Public Release: 

New compound inhibits enzyme crucial to MERS and SARS viruses, with a catch

American Society for Microbiology

Scientists at the University of Illinois, Chicago, have identified a compound that effectively inhibits an enzyme crucial to the viruses that cause Middle East respiratory syndrome (MERS) and severe acute respiratory syndrome (SARS). The compound appears to have a different method of inhibition in each virus due to slight differences in each virus' enzyme which means finding other compounds that inhibit both may be difficult according to research presented at the 54th Interscience Conference on Antimicrobial Agents and Chemotherapy (ICAAC) an infectious disease meeting of the American Society for Microbiology (ASM).

The enzyme, known as papain-like protease (PLpro) is considered essential to the coronavirus lifecycle and has been a promising target for years for drugs against SARS coronavirus (SARS-CoV). There are currently 2 groups of known SARS-CoV PLpro inhibitors. The researchers tested four compounds (2 each from 2 groups) for their ability to inhibit MERS-CoV PLpro.

"The surprising result we got was that four well-validated SARS-CoV PLpro inhibitors were completely ineffective against MERS-CoV PLpro," says Hyun Lee, an author on the study.

Lee and her colleagues used x-ray crystallography to examine and compare the structure of these two enzymes and found them to be extremely similar with only minor differences.

"Even when we solved the crystal structure of MERS-CoV PLpro, we observed that SARS and MERS PLpro share very similar overall structures including catalytic sites. However, after we closely examined the structural difference further, it was clear that there was a significant difference in blocking loop 2 that played a crucial role in SARS-CoV PLpro inhibitor binding," says principle investigator Michael Johnson.

Once they discovered that none of the SARS-CoV PLpro inhibitors were effective, the researchers conducted a high-throughput screening of a 25,000-compound library of antimicrobials to see if any could inhibit both PLpro enzymes and got a hit. When they analyzed the mechanism of inhibition of the compound, they discovered it had a different mode of action for each.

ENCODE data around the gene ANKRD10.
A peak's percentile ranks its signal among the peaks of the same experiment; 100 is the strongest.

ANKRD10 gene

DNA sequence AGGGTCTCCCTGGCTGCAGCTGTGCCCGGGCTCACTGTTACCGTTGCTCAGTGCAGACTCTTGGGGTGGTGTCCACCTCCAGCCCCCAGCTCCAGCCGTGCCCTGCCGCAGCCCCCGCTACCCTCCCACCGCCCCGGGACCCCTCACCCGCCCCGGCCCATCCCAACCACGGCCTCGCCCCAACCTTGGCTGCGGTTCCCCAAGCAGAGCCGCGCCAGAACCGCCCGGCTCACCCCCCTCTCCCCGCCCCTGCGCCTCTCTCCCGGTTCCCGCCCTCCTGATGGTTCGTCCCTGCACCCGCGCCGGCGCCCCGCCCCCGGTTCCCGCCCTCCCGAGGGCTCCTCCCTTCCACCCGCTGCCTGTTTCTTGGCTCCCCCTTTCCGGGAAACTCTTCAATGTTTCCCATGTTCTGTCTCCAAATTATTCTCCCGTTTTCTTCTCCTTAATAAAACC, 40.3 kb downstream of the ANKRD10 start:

"The important implications of our findings would be inhibitor recognition specificity of MERS-PLpro is different from that of SARS-PLpro even though the overall structures of the whole protein and catalytic sites are very similar," says Lee. "Basically, we need to discover different types of inhibitors for MERS-CoV PLpro."

MERS was first reported in Saudi Arabia in 2012 and has since spread to twenty different countries, resulting in 837 infections with 291 deaths to date. The unusually high case-fatality rate (CFR) of MERS-CoV infections (~35%) is alarming as it far exceeds that of all other known human coronaviruses, including SARS-CoV, which caused a fatal global outbreak in 2003, resulting in 800 deaths (~10% CFR).

There is still no effective therapeutic available against either MERS-CoV or SARS-CoV. Therefore, developing treatments against both coronaviruses is very important, say Lee & Johnson.

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This research was presented as part of the ASM's 54th ICAAC held September 5-9, 2014 in Washington, DC. A full press kit for the meeting, including tipsheets and additional press releases, can be found online at http://bit.ly/54icaacpk.

The American Society for Microbiology is the largest single life science society, composed of over 39,000 scientists and health professionals. ASM's mission is to advance the microbiological sciences as a vehicle for understanding life processes and to apply and communicate this knowledge for the improvement of health and environmental and economic well-being worldwide.

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